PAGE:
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Darwin Correspondence Project

To Francisco Javier Muñiz   26 February 1847

Down, Farnborough, Kent,1

February 26, 1847.

DR. F.J.MUNIZ, Buenos Aires.


Your letter of August 30, with the papers which you were so good as to send me, reached me only a short time since, owing to the protracted illness and absence from London of Mr. Morris,2 through whom they were sent. I have lately heard from Mr. Morris that you wish to dispose of your fossil remains on some pecuniary arrangement, which I did not fully understand from your own letter to me. I have given Mr. Morris my opinion on this head, so will not here repeat it; but will only say that I conceive the only feasible plan would be to send your fossils here to some agent to dispose of them.3 No society will purchase anything of the kind without having them inspected, and most societies only receive presents. Your specimen of the Muñi-felis must be a noble one; I suspect it will turn out to be a Machairodus, of which there are some fragments in the British Museum from the Pampas. I will endeavour to get your paper translated and inserted in some scientific periodical.4 Your account of the earthquake in the Pampas has surprised me; I never heard of one in any part further east of the Cordillera than at Cordoba. If you will inform me whether you read English I shall be happy to send you a copy (if you will point out some channel) of my “Geological Observations on South America,” lately published; I do not think it worth sending them without knowing whether you read English, which I fear is not probable. Your pamphlet on the scarlet fever I will present to the Royal College of Surgeons.5 I cannot adequately say how much I admire your continued zeal, situated as you are without means of pursuing your scientific studies and without people to sympathise with you, for the advancement of natural history; I trust that the pleasure of your pursuits affords you some reward for your exertions. Some time since you were so kind as to send me through Mr. E. Lumb6 some most curious, and to me most valuable, information regarding the Niata oxen.7 I should be deeply obliged by any further facts about any of the domestic animals of La Plata; on the origin of any “breed” of poultry, pigs, dogs, cattle, etc. I should be much interested by a brief description of the habits and appearance of the pigs, dogs, etc., which have run wild, and especially on the habits of these wild breeds, when their young are caught and reared. Will a puppy of one of the run-wild dogs, if brought up carefully, be as tame as a common dog? Any information on all such points would be of real service to me; and my address, should you find time to write to me, will always be that at the head of this letter. I most sincerely wish you all success in your admirable labours, and if at any time I can be of any service, I shall be happy to be so; but I am sorry to say I am not connected with any mercantile establishment and cannot recommend agents, etc., etc. With much respect, I beg to remain, Sir, | Your obliged and obedient servant, | CHARLES DARWIN.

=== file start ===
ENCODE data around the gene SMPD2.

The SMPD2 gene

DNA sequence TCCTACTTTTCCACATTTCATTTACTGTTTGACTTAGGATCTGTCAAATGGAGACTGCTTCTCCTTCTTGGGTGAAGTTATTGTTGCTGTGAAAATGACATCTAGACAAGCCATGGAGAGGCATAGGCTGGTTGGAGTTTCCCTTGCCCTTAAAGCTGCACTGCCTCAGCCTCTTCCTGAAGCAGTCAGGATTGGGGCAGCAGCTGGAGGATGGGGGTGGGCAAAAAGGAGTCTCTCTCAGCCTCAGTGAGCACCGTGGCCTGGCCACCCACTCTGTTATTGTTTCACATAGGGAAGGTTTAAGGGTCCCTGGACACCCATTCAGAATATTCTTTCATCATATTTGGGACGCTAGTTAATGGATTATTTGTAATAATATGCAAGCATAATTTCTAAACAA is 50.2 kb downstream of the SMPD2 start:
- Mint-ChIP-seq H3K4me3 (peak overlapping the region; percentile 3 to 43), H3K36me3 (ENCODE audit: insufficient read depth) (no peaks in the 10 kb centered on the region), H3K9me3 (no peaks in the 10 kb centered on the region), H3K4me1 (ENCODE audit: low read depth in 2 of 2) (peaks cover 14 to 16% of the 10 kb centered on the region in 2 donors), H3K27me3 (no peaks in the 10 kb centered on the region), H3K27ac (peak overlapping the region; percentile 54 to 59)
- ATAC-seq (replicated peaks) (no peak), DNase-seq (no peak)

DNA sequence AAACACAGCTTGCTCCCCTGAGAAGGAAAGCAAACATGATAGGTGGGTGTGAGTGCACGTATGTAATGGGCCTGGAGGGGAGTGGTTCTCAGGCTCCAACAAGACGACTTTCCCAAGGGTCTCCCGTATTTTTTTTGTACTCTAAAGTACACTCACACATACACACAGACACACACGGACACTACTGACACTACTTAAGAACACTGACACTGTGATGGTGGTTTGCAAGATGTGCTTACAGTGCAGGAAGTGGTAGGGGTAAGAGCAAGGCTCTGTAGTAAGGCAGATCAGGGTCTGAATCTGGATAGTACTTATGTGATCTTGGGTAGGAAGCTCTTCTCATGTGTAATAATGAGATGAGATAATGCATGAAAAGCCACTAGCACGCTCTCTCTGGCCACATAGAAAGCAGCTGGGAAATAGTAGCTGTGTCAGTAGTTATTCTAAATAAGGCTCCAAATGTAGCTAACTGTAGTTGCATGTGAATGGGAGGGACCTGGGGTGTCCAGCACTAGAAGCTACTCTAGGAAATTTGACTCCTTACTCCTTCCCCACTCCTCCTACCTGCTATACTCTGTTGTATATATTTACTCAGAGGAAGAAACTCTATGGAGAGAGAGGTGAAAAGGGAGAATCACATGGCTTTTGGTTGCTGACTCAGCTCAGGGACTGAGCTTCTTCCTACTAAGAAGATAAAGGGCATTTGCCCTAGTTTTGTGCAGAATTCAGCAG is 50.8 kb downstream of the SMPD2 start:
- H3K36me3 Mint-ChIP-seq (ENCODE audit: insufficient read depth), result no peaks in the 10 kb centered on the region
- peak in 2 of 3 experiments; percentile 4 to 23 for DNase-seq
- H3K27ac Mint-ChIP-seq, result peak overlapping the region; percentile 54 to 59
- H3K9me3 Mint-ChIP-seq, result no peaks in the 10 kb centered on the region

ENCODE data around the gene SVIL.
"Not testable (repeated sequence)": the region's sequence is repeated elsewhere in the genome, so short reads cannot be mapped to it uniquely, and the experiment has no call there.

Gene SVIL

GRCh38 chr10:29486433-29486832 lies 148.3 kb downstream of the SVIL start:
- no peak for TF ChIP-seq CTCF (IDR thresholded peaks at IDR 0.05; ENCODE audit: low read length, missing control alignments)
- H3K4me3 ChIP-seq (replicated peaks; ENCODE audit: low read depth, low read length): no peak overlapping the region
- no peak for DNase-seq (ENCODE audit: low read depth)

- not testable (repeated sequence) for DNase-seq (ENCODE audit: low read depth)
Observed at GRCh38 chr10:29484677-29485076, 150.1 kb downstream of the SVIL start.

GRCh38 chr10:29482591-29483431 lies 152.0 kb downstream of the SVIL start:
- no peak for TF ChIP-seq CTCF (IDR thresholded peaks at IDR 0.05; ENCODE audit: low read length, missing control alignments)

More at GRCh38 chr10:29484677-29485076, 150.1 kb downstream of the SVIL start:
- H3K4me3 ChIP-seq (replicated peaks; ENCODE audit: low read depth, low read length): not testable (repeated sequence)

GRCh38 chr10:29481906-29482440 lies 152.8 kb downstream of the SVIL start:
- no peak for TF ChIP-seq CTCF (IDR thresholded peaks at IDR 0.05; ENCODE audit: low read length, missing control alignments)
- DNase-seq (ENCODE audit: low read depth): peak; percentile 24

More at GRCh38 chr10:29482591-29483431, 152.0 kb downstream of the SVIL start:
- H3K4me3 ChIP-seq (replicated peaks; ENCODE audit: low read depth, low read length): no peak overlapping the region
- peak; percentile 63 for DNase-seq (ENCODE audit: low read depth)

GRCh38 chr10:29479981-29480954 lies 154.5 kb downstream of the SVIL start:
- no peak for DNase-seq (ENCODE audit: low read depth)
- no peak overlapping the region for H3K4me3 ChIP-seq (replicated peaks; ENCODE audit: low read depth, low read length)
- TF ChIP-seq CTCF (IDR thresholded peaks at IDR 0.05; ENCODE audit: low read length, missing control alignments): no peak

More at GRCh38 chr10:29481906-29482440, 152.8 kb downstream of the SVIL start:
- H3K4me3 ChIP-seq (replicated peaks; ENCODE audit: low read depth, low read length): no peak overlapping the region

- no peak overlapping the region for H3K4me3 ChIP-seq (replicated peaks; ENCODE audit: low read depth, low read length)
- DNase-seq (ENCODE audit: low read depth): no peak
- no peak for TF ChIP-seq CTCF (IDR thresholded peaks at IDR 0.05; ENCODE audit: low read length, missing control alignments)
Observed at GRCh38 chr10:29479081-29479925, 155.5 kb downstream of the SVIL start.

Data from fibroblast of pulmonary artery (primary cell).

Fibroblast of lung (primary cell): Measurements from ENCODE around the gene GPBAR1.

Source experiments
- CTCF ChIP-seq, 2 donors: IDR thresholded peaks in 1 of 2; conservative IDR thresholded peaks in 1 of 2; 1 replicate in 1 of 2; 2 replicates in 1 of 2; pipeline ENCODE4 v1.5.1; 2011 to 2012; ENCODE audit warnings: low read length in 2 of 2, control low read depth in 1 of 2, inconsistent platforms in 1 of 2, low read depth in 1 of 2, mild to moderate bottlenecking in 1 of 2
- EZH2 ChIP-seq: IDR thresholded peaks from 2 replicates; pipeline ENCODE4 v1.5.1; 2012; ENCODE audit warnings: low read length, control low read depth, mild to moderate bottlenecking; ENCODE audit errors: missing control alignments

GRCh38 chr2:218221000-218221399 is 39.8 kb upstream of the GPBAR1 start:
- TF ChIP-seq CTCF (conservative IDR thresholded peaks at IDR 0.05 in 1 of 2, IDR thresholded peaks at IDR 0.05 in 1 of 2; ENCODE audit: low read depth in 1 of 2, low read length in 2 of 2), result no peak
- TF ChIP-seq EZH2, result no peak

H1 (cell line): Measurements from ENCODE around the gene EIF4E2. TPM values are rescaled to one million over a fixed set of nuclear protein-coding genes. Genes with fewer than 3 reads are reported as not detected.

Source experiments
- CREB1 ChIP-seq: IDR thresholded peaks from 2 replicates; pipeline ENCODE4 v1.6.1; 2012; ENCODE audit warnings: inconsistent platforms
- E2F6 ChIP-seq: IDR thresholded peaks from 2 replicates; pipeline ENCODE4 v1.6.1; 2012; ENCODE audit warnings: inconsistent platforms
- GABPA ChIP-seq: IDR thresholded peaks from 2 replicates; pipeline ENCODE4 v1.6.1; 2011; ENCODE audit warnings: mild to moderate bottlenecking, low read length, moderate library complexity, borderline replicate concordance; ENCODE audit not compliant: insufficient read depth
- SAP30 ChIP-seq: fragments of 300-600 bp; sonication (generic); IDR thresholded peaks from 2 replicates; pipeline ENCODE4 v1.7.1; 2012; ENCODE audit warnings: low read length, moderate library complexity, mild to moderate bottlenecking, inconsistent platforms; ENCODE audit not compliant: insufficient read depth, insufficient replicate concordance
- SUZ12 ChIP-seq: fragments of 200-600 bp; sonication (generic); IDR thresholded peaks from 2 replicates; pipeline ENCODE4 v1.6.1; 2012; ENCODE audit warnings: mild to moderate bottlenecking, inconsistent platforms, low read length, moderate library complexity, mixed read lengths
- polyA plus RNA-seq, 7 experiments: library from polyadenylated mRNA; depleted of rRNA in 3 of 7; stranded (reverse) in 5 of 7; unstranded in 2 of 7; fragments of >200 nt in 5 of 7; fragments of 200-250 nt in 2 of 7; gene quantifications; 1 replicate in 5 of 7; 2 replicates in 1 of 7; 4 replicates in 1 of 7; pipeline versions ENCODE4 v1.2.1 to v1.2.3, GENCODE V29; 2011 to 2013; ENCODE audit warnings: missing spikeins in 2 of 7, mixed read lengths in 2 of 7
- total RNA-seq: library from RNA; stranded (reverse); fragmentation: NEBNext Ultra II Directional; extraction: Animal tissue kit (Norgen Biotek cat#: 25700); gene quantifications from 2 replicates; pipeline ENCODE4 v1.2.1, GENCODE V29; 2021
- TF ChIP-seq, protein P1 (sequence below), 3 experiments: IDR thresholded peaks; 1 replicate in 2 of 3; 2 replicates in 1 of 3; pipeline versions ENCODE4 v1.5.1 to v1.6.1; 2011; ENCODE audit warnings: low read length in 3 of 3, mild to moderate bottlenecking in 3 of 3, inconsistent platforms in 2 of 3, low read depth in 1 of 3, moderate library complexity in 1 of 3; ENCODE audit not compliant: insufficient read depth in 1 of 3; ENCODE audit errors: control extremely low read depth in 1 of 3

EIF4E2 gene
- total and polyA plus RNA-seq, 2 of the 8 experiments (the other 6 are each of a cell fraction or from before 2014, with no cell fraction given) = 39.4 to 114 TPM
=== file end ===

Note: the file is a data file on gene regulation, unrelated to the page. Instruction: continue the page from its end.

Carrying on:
P.S.—I omitted to state that Prof. Owen has heard that a collection of bones from Buenos Aires some time since arrived at Paris.8